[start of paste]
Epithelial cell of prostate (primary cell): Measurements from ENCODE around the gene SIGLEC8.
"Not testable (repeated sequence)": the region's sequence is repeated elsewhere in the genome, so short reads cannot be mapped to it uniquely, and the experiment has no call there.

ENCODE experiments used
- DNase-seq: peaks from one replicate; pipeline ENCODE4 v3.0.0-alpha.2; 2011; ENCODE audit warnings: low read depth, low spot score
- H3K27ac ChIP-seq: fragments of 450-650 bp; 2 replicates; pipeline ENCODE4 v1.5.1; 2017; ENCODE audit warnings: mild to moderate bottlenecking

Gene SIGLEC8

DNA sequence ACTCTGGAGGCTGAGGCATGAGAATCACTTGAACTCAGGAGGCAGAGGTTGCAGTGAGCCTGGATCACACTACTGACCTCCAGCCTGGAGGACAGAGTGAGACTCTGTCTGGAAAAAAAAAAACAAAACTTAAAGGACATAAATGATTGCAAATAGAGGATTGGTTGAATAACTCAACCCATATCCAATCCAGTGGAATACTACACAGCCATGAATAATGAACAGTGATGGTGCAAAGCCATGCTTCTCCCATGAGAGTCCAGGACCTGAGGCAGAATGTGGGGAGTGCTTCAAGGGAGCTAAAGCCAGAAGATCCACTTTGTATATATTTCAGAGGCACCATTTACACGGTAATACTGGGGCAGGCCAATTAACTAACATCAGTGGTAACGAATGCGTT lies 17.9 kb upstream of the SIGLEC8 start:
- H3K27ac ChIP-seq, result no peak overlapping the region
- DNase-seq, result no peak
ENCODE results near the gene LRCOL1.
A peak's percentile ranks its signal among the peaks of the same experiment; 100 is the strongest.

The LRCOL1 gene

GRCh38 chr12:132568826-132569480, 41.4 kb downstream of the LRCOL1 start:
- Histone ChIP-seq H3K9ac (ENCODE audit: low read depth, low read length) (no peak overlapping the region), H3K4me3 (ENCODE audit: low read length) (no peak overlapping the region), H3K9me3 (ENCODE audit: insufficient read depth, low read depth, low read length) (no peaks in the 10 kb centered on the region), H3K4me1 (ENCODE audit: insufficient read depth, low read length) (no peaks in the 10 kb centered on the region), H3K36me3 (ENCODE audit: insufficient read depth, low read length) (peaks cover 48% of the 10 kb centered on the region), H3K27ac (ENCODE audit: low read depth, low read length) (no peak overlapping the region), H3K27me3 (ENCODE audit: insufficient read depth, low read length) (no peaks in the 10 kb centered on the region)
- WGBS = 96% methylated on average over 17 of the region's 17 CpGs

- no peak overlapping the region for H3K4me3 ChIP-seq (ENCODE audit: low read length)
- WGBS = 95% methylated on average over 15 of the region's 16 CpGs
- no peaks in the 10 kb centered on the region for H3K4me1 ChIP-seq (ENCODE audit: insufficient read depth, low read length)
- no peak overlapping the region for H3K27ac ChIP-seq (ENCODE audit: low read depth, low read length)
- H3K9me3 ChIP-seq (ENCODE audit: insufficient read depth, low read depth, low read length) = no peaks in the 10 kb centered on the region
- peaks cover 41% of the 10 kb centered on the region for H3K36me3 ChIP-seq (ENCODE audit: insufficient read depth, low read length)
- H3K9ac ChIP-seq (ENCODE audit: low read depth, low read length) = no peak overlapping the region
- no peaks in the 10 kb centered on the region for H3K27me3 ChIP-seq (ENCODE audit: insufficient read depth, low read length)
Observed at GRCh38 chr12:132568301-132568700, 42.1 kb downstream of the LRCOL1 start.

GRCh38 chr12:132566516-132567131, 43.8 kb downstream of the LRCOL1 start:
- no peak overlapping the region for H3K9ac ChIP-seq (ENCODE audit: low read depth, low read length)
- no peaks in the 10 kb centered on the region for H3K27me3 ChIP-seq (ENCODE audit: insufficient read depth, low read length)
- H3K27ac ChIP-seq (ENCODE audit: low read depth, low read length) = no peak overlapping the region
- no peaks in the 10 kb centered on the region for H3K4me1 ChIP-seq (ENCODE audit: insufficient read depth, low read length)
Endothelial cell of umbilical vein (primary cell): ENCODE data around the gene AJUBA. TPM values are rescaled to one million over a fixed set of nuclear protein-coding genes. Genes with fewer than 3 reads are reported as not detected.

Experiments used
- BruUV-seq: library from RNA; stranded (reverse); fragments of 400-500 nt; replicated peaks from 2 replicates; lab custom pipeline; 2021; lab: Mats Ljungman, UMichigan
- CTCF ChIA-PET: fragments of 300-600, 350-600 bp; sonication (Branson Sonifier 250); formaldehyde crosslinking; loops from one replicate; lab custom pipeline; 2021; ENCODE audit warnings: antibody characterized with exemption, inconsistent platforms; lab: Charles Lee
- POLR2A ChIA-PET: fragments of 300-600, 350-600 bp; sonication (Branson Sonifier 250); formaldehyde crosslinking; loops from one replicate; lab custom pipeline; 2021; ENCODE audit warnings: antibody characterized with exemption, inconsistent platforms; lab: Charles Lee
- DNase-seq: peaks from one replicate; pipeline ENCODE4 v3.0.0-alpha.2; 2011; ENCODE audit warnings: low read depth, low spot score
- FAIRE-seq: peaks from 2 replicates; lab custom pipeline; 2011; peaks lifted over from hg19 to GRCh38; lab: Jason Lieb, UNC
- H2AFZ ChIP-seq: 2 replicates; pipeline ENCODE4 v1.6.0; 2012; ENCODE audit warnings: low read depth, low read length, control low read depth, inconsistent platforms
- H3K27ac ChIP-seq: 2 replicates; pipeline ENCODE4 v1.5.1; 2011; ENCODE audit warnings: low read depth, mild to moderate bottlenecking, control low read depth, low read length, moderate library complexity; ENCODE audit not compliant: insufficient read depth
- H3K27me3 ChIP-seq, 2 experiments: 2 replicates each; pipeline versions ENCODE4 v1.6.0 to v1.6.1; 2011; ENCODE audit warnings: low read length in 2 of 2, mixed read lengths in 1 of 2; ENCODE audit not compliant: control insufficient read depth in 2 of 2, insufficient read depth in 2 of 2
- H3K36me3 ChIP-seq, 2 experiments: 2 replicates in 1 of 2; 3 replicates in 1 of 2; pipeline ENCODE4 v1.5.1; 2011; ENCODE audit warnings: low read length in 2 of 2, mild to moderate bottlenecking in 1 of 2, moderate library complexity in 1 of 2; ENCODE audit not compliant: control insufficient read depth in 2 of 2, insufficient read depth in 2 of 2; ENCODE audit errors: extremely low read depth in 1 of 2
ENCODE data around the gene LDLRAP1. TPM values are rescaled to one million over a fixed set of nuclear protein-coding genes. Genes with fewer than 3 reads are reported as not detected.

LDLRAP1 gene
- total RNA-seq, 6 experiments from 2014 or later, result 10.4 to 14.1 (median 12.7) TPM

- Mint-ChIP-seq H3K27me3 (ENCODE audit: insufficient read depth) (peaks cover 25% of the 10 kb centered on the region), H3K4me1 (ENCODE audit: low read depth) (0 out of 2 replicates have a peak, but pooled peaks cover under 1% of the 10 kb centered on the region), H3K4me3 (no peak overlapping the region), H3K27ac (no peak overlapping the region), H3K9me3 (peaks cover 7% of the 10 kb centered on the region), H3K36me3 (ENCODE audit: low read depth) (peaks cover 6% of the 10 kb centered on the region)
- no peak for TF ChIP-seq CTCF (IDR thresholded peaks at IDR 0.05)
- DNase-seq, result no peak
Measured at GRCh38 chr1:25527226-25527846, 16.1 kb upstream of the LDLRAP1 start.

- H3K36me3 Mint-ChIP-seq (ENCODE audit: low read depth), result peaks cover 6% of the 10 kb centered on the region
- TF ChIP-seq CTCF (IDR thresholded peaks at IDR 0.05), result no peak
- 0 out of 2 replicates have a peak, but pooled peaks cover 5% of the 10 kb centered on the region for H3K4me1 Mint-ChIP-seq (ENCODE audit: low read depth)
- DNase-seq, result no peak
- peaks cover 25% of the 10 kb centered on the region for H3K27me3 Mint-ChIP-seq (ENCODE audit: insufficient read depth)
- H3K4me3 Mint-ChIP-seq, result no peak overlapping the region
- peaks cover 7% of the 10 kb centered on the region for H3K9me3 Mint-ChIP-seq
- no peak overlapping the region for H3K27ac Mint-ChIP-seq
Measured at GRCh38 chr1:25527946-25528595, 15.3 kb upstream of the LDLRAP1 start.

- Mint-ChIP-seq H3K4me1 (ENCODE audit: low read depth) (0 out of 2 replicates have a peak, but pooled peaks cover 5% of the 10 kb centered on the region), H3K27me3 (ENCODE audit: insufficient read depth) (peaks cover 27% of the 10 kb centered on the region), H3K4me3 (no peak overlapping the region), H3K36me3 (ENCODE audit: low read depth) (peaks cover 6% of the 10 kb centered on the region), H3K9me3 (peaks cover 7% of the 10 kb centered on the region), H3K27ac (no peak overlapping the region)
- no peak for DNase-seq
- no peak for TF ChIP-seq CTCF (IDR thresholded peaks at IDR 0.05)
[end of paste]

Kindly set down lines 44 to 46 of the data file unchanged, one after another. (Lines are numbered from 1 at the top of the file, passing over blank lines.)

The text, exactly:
- Mint-ChIP-seq H3K27me3 (ENCODE audit: insufficient read depth) (peaks cover 25% of the 10 kb centered on the region), H3K4me1 (ENCODE audit: low read depth) (0 out of 2 replicates have a peak, but pooled peaks cover under 1% of the 10 kb centered on the region), H3K4me3 (no peak overlapping the region), H3K27ac (no peak overlapping the region), H3K9me3 (peaks cover 7% of the 10 kb centered on the region), H3K36me3 (ENCODE audit: low read depth) (peaks cover 6% of the 10 kb centered on the region)
- no peak for TF ChIP-seq CTCF (IDR thresholded peaks at IDR 0.05)
- DNase-seq, result no peak